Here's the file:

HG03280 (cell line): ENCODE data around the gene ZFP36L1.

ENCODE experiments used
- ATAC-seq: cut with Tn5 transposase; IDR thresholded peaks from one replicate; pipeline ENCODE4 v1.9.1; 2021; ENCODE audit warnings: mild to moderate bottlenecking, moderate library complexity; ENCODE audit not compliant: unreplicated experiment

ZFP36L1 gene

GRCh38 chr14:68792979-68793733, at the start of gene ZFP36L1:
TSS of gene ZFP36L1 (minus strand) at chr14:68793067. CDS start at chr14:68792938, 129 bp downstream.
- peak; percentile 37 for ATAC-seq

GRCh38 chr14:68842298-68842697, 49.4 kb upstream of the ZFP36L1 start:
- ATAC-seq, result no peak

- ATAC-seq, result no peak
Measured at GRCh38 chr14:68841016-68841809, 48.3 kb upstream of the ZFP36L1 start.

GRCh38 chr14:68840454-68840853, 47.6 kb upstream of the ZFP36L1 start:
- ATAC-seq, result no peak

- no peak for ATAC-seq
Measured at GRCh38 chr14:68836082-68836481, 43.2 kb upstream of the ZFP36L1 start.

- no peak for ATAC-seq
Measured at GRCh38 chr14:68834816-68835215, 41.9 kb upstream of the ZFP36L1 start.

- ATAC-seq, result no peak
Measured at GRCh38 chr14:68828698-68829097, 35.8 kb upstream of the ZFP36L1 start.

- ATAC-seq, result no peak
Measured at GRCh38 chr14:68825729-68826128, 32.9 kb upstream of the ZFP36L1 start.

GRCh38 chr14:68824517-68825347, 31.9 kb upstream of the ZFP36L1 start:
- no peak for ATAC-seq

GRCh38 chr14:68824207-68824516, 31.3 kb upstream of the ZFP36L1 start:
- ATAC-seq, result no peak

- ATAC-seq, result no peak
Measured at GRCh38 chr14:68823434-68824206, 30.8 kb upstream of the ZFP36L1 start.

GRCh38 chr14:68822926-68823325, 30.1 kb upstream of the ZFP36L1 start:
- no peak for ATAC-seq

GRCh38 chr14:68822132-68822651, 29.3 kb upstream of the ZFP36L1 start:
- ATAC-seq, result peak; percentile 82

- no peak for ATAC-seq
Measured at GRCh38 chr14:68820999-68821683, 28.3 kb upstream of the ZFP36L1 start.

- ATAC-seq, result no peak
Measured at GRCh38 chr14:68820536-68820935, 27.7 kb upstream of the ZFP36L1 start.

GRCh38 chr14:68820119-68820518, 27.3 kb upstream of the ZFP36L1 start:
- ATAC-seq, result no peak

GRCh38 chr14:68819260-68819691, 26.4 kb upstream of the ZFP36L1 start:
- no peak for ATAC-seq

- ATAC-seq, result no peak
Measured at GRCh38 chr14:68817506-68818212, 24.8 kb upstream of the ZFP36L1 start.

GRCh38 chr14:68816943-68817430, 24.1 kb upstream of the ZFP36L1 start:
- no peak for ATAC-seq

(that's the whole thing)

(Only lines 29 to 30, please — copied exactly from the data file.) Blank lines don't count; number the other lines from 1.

- no peak for ATAC-seq

GRCh38 chr14:68822132-68822651, 29.3 kb upstream of the ZFP36L1 start: